O’Connor was upfront about the measures to be taken in response. At the forthcoming convention, it would be proposed:
…to the effect that the army re-affirmed its allegiance to the Irish Republic, and, further, that the army returned to the Constitution under which it was ruled when it was known as the Irish Volunteers; that an Executive should be appointed by the Convention; and that the Executive should have complete control of the army.
Given how such a motion would amount to an independent military, unfettered by civilian oversight, it is unsurprising that the Provisional Government should have tried to abort it. O’Malley had already shown how dangerous such a thing could be.
The first flashpoint had been in Limerick, triggered over the takeover of barracks vacated by the British Army. Upon hearing that pro-Treaty IRA units had been drafted from Clare to occupy them, the Limerick Brigade pre-empted with the seizure of a number of buildings under O’Malley’s leadership. Though the Castle remained in GHQ hands, the Limerick dissenters were reinforced by like-minded compatriots from Tipperary and Cork.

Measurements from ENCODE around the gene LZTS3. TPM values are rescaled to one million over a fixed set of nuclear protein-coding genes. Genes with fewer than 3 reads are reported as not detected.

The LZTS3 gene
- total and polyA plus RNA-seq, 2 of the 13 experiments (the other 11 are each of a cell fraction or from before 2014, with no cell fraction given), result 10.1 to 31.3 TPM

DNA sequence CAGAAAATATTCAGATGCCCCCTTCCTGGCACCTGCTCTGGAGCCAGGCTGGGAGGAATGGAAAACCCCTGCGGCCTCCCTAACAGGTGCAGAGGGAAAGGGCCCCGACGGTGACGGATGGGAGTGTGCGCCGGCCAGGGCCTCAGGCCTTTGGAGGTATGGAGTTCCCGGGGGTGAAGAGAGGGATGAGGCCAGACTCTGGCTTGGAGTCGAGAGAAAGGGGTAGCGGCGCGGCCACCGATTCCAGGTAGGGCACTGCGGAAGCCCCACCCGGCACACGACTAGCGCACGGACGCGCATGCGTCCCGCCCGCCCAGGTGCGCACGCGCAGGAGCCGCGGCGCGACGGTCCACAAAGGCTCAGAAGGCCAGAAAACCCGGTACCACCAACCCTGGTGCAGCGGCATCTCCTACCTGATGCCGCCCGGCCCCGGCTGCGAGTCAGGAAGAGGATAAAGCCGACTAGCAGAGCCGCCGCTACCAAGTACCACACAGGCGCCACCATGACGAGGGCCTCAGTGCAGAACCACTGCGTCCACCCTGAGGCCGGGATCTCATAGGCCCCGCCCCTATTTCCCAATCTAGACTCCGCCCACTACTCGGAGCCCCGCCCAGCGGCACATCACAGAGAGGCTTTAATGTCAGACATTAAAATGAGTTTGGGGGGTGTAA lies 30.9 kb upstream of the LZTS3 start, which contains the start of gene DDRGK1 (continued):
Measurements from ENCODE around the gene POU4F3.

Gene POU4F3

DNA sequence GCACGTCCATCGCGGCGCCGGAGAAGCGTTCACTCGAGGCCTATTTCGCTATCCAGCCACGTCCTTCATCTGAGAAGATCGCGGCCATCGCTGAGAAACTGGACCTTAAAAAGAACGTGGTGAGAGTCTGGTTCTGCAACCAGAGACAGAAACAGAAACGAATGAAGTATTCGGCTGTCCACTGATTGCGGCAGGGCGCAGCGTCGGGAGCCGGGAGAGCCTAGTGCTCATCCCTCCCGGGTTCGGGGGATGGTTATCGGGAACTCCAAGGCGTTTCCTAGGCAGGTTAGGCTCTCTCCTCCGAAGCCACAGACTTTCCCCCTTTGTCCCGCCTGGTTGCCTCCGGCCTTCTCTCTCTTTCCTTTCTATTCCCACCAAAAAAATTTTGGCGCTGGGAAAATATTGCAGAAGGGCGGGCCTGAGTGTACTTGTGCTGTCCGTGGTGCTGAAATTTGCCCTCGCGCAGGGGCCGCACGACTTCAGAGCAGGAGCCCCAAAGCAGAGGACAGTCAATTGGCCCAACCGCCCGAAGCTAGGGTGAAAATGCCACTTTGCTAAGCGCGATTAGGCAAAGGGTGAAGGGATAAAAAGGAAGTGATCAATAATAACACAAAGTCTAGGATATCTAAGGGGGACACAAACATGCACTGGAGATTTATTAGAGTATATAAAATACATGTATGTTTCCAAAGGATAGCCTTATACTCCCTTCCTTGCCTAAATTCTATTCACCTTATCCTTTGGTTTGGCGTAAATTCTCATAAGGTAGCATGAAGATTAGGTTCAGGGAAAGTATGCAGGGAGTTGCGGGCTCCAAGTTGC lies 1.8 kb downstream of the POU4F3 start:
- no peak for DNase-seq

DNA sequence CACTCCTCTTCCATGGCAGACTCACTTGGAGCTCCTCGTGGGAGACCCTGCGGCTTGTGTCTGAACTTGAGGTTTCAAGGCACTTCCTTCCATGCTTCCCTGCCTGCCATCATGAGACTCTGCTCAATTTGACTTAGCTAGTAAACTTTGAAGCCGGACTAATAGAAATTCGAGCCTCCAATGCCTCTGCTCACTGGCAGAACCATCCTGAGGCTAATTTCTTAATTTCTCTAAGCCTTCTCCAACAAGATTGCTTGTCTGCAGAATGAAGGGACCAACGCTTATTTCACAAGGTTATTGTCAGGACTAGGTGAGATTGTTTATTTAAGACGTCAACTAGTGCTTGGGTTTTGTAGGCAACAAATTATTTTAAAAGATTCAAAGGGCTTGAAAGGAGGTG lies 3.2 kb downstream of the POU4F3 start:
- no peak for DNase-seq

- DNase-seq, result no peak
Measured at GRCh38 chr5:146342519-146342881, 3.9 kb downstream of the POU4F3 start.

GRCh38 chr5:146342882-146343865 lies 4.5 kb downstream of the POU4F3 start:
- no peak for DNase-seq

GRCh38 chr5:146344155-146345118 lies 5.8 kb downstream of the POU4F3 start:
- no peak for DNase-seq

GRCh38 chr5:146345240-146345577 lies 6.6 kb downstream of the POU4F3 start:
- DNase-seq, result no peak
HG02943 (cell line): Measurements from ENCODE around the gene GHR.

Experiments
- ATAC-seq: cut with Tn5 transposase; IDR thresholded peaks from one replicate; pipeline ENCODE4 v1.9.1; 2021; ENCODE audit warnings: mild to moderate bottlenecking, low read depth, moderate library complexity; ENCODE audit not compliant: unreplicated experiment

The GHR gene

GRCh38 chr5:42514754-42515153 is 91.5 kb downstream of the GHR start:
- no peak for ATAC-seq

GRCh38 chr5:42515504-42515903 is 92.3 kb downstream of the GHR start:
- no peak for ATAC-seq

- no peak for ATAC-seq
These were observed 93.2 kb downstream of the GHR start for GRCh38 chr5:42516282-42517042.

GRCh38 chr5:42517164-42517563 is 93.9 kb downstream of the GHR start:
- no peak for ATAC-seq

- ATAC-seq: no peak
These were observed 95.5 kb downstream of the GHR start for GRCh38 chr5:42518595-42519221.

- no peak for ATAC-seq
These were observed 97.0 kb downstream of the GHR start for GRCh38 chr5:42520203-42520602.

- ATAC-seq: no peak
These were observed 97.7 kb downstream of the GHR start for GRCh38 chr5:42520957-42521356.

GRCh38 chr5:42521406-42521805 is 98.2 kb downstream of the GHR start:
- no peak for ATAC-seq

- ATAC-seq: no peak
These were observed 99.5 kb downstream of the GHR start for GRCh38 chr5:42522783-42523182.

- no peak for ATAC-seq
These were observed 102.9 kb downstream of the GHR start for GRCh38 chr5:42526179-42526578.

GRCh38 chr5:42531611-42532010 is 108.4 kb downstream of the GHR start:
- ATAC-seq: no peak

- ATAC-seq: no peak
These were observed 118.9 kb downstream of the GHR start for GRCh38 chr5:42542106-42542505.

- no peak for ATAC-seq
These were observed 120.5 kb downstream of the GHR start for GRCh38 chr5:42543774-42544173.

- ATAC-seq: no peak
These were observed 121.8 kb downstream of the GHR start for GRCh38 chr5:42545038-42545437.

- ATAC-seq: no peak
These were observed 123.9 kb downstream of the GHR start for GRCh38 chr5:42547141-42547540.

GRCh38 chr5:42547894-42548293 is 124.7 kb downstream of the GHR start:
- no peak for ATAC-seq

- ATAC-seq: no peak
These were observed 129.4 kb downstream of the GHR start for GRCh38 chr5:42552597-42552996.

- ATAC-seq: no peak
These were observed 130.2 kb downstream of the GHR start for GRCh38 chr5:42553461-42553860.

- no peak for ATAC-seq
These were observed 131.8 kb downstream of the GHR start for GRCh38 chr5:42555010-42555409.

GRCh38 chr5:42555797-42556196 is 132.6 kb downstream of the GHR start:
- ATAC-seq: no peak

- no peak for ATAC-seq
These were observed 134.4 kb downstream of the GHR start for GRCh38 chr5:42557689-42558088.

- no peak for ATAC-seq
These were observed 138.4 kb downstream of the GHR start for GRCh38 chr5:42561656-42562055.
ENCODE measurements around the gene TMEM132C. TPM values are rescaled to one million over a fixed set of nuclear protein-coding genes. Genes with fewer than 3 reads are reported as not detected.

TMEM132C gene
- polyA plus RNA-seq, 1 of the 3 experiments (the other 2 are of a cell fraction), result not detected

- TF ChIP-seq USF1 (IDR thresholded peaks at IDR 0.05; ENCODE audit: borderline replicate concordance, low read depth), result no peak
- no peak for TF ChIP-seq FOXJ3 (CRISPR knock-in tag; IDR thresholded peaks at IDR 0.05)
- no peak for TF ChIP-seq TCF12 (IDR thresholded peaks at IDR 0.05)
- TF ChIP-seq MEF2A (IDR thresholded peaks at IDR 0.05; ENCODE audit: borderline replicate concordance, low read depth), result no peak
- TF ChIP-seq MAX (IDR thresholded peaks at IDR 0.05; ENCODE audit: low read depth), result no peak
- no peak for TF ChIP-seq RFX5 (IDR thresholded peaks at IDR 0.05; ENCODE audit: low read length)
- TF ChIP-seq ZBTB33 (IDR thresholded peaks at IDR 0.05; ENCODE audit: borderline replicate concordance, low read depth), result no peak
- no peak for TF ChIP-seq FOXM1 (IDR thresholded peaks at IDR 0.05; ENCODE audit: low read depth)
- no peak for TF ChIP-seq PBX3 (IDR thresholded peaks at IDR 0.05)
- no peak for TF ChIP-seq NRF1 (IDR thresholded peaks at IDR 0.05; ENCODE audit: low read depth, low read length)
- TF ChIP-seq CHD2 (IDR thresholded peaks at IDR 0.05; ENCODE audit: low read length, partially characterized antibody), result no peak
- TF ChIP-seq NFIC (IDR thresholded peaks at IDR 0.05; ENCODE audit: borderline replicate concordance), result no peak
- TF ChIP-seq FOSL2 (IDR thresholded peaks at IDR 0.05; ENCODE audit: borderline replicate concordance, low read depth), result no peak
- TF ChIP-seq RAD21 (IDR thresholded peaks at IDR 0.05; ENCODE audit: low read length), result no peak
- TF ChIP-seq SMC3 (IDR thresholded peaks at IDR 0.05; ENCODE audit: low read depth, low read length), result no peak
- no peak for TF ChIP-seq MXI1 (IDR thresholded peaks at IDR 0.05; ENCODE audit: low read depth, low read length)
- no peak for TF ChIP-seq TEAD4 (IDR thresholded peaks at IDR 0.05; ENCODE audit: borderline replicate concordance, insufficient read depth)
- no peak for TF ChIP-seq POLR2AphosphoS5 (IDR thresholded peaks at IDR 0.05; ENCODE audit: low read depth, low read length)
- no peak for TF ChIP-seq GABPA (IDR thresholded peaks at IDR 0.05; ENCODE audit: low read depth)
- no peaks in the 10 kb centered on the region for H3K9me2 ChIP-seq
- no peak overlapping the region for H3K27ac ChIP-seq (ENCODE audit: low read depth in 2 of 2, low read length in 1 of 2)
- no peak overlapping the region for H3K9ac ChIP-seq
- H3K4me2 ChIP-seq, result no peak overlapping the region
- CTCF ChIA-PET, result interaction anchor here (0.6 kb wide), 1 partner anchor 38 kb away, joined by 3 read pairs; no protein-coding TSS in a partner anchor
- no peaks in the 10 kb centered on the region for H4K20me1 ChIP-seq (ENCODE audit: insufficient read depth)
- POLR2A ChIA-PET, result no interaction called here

But the Anti-Treatyites were far from united. When O’Malley visited Dublin to ask for O’Connor’s help, the other man refused, preferring to try working with Mulcahy and the rest of GHQ for the time being. Lynch was likewise adverse to taking things further, as shown by how he travelled to Limerick to negotiate an end to the standoff before it could spiral out of control.
“We had won without firing a shot,” O’Malley later crowed. “We had maintained our rights.”
It was perhaps a case of seeing the glass as half-full, but O’Malley had grounds for his triumphalism. Limerick had exposed the lack of control GHQ and the Dáil could exercise over men who did not wish to be controlled. Yet it also showed how uncertain the Anti-Treatyites were on how to proceed.